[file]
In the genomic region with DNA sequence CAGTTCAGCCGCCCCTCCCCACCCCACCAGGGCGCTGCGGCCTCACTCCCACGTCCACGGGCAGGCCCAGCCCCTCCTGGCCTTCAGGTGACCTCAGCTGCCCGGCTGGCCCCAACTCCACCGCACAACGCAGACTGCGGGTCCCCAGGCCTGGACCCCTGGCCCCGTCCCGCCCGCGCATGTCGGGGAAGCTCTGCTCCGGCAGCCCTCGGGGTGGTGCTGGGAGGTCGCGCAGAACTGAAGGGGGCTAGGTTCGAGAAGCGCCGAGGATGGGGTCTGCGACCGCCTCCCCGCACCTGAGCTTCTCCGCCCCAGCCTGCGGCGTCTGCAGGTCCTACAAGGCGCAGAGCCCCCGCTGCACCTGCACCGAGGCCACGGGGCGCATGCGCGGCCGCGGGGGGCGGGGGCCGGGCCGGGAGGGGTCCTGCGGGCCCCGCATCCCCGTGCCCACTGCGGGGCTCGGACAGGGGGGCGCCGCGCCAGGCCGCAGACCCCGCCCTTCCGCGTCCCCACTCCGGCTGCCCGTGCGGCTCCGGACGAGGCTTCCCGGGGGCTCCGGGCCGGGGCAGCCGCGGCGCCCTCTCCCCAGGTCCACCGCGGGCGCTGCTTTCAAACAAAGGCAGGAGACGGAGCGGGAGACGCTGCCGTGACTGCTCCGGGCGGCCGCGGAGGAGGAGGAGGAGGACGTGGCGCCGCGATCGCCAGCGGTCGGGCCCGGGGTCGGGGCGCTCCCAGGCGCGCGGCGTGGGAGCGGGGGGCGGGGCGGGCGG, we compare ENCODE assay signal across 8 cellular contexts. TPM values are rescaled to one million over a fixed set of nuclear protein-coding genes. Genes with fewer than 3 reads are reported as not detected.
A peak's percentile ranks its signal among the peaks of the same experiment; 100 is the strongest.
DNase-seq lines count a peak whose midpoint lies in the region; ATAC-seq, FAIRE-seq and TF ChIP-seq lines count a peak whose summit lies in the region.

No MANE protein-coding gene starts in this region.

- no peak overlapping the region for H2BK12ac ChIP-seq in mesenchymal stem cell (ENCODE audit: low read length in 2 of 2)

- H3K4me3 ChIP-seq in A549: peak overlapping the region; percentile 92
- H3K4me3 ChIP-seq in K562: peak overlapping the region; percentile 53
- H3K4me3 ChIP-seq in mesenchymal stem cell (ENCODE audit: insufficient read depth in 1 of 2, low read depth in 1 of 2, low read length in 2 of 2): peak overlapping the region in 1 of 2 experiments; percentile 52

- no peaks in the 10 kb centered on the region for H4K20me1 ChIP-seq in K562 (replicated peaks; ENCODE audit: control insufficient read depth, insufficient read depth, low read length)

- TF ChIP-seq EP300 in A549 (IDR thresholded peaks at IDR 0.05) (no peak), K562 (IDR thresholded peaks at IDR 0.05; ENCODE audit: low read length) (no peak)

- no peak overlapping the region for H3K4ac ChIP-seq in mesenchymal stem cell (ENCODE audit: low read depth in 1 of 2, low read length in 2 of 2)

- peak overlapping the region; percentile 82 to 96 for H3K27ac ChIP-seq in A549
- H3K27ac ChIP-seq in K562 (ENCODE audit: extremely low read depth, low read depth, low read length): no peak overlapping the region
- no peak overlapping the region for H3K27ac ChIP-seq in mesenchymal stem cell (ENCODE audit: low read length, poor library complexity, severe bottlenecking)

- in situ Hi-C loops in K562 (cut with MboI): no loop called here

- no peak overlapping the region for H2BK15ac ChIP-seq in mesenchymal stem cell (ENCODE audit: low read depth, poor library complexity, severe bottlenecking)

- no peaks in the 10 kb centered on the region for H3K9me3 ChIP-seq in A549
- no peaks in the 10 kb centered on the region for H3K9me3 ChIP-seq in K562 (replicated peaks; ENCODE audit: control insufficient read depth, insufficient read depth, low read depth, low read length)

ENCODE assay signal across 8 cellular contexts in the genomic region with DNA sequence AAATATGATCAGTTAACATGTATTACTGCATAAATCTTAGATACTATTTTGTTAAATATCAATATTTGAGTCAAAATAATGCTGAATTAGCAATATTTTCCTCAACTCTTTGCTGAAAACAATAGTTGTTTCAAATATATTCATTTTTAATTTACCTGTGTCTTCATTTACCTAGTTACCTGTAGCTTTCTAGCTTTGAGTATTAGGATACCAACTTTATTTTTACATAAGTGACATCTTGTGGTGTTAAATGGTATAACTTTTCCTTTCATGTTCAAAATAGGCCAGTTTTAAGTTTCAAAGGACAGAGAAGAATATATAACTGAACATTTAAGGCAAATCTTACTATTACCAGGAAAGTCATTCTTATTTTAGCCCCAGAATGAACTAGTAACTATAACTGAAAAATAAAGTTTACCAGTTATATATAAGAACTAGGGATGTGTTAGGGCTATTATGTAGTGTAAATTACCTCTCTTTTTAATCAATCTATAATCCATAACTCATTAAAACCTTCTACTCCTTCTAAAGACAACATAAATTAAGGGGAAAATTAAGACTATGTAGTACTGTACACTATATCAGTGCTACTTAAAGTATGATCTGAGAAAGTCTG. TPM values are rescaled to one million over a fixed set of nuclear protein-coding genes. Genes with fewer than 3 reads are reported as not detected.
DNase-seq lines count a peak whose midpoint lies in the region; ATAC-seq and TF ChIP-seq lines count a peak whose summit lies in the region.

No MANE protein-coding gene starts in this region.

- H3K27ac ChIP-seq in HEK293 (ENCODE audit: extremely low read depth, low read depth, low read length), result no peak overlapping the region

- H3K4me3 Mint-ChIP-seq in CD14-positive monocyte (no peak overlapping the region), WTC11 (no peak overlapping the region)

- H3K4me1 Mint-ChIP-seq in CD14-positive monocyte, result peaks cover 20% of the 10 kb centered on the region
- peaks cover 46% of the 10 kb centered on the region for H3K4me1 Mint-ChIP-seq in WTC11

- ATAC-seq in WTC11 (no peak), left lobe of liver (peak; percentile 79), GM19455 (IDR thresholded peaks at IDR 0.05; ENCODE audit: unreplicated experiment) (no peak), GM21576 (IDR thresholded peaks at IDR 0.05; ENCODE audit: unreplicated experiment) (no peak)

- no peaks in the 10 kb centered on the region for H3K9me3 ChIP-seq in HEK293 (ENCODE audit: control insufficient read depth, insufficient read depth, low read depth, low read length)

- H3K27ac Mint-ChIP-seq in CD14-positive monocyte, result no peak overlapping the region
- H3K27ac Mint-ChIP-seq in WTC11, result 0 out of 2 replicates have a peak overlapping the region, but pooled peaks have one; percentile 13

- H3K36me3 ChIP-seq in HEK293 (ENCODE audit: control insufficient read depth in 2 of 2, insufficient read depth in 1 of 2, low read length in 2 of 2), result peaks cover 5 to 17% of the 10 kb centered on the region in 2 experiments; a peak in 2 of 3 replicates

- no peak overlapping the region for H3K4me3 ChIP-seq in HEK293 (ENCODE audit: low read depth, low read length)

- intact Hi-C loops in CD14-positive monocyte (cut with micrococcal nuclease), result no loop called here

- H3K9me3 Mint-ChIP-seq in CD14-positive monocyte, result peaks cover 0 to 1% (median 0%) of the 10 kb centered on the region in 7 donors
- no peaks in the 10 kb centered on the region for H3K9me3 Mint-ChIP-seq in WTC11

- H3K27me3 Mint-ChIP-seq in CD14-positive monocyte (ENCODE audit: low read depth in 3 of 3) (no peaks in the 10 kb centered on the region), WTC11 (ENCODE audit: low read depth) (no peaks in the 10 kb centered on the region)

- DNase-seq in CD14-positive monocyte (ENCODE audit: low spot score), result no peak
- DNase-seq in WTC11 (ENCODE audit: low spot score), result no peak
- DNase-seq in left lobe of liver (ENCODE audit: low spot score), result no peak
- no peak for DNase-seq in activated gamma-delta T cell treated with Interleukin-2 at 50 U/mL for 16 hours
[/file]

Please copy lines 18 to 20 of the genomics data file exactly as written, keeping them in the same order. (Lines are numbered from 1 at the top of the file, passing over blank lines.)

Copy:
- no peaks in the 10 kb centered on the region for H3K9me3 ChIP-seq in K562 (replicated peaks; ENCODE audit: control insufficient read depth, insufficient read depth, low read depth, low read length)

ENCODE assay signal across 8 cellular contexts in the genomic region with DNA sequence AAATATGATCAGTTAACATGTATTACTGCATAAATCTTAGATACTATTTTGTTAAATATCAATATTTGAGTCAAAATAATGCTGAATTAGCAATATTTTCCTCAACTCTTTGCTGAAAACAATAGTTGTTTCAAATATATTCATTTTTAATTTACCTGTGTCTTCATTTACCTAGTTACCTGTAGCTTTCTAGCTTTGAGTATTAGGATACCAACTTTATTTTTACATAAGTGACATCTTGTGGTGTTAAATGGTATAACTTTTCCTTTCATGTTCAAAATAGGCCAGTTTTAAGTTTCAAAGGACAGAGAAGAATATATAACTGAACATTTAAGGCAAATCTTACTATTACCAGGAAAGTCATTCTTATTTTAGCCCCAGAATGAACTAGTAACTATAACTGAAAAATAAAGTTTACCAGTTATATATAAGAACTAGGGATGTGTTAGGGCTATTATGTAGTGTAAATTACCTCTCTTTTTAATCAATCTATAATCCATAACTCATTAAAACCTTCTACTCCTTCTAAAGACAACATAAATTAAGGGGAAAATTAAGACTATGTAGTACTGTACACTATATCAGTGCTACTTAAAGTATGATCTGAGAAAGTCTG. TPM values are rescaled to one million over a fixed set of nuclear protein-coding genes. Genes with fewer than 3 reads are reported as not detected.
DNase-seq lines count a peak whose midpoint lies in the region; ATAC-seq and TF ChIP-seq lines count a peak whose summit lies in the region.